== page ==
These extracts are taken from a book called Purchas his Pilgimes by Samuel
Purchas which was published in 1625. It contains many accounts of exploration,
discovery and famous voyages.
• The account of Drake’s voyage around the world was actually
written by a man called Richard Hakluyt (c1552-1616). He was the first
lecturer on geography and cosmography at Christ Church, Oxford and was
the first person to introduce the use of globes in English schools. He
wrote a number of books on voyages of discovery.
• Drake was born sometime between 1540 and 1543. He was the eldest
of 12 sons. He first went to sea in the 1550s when he was apprenticed
to a master of a small coastal freighter. He later started to sail with
a relative, John Hawkins, and became involved with the slave trade.
• Drake’s first voyage across the Atlantic took place in 1571
and he went again in 1573. This time he attacked a mule train near Panama.
It was laden with gold and treasure worth over £20,000. Drake claimed
it for himself and for Queen Elizabeth I.
• Trade with the New World was controlled by the Spanish and Portuguese.
However, England wanted access to the riches of America and the Spice
Islands as well. From the 1560s, piracy became common as Spanish and English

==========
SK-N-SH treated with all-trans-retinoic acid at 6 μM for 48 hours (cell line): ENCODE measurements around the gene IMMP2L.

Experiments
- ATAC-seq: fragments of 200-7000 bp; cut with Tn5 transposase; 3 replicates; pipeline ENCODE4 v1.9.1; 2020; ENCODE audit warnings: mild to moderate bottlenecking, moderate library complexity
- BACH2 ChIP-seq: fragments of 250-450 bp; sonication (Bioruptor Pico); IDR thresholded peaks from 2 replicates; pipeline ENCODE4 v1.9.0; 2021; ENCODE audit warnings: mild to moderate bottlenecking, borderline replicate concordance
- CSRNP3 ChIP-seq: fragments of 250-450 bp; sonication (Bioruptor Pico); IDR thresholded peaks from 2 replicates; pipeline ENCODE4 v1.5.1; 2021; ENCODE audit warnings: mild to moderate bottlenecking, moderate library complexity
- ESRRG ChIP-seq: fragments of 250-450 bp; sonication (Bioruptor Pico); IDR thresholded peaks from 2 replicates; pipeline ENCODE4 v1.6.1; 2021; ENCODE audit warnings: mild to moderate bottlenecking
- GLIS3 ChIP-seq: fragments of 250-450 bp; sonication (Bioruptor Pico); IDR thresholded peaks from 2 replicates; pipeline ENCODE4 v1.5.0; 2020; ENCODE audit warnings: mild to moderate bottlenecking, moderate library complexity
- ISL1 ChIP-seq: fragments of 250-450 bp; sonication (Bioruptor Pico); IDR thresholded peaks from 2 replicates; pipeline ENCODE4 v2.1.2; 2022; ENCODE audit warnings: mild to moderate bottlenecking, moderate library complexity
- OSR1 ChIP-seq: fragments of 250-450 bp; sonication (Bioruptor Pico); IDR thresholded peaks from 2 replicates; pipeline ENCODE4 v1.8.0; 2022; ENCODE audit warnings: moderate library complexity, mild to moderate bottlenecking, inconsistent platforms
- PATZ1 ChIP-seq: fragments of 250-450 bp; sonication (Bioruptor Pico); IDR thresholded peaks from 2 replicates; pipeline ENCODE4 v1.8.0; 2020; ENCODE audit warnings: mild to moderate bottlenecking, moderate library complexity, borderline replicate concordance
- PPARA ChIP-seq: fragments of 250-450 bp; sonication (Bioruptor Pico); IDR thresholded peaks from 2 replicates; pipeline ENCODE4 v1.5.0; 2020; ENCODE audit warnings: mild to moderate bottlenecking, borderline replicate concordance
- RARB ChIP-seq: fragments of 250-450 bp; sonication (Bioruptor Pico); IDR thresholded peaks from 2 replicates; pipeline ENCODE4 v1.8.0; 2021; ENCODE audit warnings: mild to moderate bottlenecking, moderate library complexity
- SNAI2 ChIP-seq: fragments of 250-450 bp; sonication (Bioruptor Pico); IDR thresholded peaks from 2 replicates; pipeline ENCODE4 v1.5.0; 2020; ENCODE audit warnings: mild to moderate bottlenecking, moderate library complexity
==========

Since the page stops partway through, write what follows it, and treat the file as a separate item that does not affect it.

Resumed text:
ships found themselves under attack.
• The Spanish also disliked the English for other reasons. King
Philip of Spain had been married to Queen Mary I of England and after
her death he had wanted to marry Queen Elizabeth I. She had refused. Spain
was also a Catholic country and hated the Protestant religion of England.
This caused a lot of tension between the two countries.
• When Drake set off in 1577 it was probably with the intention
of plundering Spanish ships and possibly fighting a route to the Spice
Islands of the East Indies. It was a dangerous voyage. Only one ship,
the Pelican, which was renamed the Golden Hind, made it back to England.
Two ships had to be destroyed, one was lost at sea and the other turned
back after trying to sail round South America.
• When Drake returned he was knighted by Elizabeth for his services.
He was the first Englishman to circumnavigate the globe, had made discoveries
and claimed new land for England and brought back enough treasure to pay
off the national debt.